Project 2.5ii.2

Increased process-based understanding of the likely impacts of climate change on Daintree lowland rainforest performance

Project Leader: Dr Michael Liddell, JCU

MTSRF funding has permitted the continuation of atmospheric flux studies at Cape Tribulation, building a nine-year dataset that can now be analysed. During this period a drought event in 2002-2003 allowed the influence of water stress on the carbon balance of the forest to be assessed, leading to the conclusion that wet season recharge is essential in maintaining photosynthetic productivity. Without at least 2 m of rainfall in the wet season full photosynthetic activity cannot be maintained throughout the year. Analyses of differences in cloud cover (= available solar radiation) indicates that a future increase in wet season cloud cover would result in a decrease in forest productivity. Although trace emissions of volatile organic compounds have been detected from the forest, and there are major aerosol formation events in the vicinity, the origin of these formation events has yet to be determined. Nonetheless they are undoubtedly important for ensuring cloud formation. Cyclonic damage to the ecosystem measurably increased forest respiration rates over the period 2000 - 2004. A predicted mean annual temperature increase of 3.6°C for the Daintree (CSIRO CMAR) and reduced rainfall in the wet season will place the rainforest in a highly stressed situation by 2080. Our field data show that mean annual temperature at the Cape Tribulation site has increased by 0.6°C over the past nine years.


Below-ground fluxes in water and carbon in lowland rainforest

Project Leader: Dr Michael Liddell, JCU

Despite a growing body of knowledge about the hydrology of tropical rainforests, little is known about temporal and spatial patterns of water uptake and carbon fluxes in soil. Water uptake will be an important factor in the response of forests to climate change. This MTSRF-funded project aimed to determine water uptake rates and identify some of the factors controlling them in lowland rainforest in the Daintree region. Soil water content and potential were measured at depths of 0.1, 0.75 and 1.5 m, over a two-year period. Water uptake was calculated from the change in soil water content during periods with no rainfall. Water uptake ranged from 0 to 12 mm d-1, and was closely related to mean soil profile water potential. These researchers also investigated carbon fluxes through the soil at the same location. Soil carbon content and fertility were measured by analysing topsoil (0-0.1 m) samples from across the site (5 x 5 grid across 1 ha, corresponding with litter collection traps) and samples to 1.5 m depth from a pit. Topsoil properties varied considerably across the site, and canopy cover was spatially correlated with soil fertility and depth/rockiness, as estimated by apparent electrical conductivity. Soil carbon was found to have a turnover rate of approximately 5% per year. Carbohydrate was the most abundant component of soil organic matter, but its concentration relative to other components decreased with depth. The rate of carbon cycling through the soil at this site is likely to be sensitive to perturbations in rainfall.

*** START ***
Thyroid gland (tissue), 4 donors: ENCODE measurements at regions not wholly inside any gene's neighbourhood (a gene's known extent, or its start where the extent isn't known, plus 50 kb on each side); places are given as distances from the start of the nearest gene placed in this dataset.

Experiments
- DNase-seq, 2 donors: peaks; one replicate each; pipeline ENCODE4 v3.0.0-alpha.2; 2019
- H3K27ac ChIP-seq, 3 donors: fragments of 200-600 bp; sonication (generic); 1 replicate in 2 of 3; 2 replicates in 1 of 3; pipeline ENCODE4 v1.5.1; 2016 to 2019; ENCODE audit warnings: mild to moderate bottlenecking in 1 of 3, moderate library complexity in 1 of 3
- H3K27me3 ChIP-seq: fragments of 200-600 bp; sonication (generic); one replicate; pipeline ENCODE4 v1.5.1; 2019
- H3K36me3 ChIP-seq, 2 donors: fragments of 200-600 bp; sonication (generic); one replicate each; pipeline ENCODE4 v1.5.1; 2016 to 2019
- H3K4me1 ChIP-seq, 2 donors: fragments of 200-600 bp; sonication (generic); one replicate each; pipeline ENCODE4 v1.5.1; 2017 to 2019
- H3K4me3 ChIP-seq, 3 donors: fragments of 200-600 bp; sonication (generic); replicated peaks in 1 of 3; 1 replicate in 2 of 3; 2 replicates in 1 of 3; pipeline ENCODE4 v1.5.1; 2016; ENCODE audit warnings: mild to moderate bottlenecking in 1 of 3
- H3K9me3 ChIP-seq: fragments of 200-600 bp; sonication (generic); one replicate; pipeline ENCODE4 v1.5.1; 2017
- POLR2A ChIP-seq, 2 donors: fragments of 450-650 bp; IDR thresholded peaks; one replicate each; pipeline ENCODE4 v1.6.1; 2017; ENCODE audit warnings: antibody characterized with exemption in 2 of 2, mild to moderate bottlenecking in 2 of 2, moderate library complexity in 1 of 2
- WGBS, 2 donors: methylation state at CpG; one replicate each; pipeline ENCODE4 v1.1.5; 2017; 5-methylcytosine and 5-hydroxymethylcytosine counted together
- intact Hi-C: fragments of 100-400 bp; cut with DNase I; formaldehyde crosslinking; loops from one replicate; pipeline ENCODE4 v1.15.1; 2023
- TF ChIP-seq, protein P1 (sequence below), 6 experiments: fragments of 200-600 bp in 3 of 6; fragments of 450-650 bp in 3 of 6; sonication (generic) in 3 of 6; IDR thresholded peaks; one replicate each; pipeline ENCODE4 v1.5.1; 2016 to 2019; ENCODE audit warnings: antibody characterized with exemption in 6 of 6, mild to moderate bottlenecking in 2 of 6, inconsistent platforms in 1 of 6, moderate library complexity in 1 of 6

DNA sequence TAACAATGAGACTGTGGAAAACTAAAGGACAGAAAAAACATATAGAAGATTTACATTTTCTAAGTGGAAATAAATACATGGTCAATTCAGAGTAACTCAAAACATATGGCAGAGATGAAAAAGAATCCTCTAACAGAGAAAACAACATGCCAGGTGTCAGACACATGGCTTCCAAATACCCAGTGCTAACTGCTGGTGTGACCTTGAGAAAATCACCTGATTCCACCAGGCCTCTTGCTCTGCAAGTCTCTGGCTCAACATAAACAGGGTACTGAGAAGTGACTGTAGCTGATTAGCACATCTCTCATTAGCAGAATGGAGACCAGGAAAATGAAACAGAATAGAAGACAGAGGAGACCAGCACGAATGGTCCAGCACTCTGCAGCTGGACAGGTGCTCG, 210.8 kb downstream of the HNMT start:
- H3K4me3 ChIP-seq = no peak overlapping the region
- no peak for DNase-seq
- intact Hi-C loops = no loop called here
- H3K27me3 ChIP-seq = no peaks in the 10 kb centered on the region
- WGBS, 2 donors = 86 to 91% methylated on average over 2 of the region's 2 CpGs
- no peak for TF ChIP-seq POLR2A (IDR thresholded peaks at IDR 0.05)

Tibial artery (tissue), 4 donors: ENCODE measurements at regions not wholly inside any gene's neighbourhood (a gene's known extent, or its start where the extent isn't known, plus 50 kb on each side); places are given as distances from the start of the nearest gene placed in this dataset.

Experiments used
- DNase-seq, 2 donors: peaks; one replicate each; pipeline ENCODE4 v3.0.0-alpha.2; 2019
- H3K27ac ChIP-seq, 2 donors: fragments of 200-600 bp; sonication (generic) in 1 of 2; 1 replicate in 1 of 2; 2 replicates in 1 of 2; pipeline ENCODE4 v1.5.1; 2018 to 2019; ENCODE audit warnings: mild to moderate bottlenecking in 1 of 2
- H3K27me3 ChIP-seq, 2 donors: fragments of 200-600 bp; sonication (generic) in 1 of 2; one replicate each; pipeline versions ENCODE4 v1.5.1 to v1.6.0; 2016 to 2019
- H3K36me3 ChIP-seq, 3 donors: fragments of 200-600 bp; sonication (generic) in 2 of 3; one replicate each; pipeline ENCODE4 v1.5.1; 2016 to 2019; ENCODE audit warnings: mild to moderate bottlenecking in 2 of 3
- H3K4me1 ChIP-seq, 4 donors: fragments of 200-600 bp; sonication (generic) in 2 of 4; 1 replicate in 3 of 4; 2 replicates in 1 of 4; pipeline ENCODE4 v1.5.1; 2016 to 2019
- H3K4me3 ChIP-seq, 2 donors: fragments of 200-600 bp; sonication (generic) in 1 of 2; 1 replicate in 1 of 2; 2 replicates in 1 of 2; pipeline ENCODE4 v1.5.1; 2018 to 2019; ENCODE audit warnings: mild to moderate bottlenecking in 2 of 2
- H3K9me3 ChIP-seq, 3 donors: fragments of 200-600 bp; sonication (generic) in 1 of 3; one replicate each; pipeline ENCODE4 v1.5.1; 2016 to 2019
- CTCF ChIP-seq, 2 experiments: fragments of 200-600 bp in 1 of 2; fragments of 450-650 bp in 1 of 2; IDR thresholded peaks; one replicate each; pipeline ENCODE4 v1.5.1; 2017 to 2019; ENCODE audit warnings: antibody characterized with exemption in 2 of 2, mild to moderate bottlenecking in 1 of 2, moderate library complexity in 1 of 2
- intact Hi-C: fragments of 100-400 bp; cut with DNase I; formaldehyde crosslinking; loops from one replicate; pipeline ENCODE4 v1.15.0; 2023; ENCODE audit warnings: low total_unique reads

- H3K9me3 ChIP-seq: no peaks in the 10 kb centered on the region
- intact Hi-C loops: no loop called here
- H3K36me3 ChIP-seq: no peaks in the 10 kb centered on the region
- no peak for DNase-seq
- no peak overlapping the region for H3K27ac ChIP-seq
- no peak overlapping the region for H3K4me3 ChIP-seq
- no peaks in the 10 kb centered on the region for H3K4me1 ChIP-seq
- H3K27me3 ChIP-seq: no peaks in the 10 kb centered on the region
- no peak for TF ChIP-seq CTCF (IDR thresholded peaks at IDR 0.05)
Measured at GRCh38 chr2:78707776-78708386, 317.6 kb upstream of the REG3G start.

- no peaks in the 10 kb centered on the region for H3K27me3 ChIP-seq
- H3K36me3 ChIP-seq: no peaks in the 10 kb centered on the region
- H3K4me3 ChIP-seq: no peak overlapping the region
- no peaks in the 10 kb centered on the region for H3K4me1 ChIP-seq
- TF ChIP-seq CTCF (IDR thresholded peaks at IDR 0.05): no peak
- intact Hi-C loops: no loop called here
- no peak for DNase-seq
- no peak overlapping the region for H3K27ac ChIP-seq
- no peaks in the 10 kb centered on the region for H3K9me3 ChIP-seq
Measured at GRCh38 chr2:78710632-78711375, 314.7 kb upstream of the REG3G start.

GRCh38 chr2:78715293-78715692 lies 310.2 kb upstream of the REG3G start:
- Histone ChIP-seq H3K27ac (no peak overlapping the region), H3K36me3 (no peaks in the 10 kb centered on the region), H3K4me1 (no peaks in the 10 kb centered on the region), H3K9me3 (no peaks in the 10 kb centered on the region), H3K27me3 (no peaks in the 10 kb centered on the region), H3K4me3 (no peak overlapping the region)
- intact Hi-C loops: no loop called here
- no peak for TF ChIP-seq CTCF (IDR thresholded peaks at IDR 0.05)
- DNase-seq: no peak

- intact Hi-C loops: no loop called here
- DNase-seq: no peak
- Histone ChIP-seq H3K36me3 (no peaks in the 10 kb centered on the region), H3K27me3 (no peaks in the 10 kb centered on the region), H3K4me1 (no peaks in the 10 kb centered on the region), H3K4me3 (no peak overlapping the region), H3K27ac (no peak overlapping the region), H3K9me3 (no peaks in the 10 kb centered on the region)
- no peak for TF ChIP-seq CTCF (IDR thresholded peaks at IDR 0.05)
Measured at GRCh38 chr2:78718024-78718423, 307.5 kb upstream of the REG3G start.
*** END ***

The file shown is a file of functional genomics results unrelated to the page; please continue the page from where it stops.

Long-term monitoring of flowering and fruiting in Wet Tropics rainforests

Project Leader: Dr Michael Liddell, JCU

MTSRF funding has permitted the commencement of a long-term project monitoring phenological shifts in rainforest flowering and fruiting in response to climatic variability. Two sites are being monitored: the Australian Canopy Crane Research Facility at Cape Tribulation (where presence/absence data are scored visually from the gondola of the crane) and in association with the SkyRail Rainforest Cableway near Smithfield (at which a d-SLR camera is used to continuously collect high-resolution images along both sides of the gondola carriageway; images are analysed later and species showing an event are identified). One year of data has been collected at both sites. Preliminary analyses of these new datasets, in combination with historical data from the SkyRail transect, indicate that these methods will enable us to successfully track changes in flowering/fruiting phenology in response to climatic variability.





Project 2.5ii.2 JCU Liddell, M. (2010) ‘Climate Change: Scaling from trees to ecosystems’

Final Report on Project Activities, June 2010. Project 2.5ii.2 set out to provide a detailed process-based understanding of the performance of lowland tropical rainforest in concert with climatic measurements, with a view to coupling this understanding with future climate scenarios provided by MTSRF Project 2.5ii.1 to predict possible influences of climate change on the Daintree lowland rainforest of far northern Queensland over the next century. This report includes summaries of outputs of each of the five key objectives of this project: (a) Atmospheric fluxes; (b) Plant physiology; (c) Fluxes of carbon and water; (d) flowering/fruiting phenology; and (e) Insect populations and biodiversity.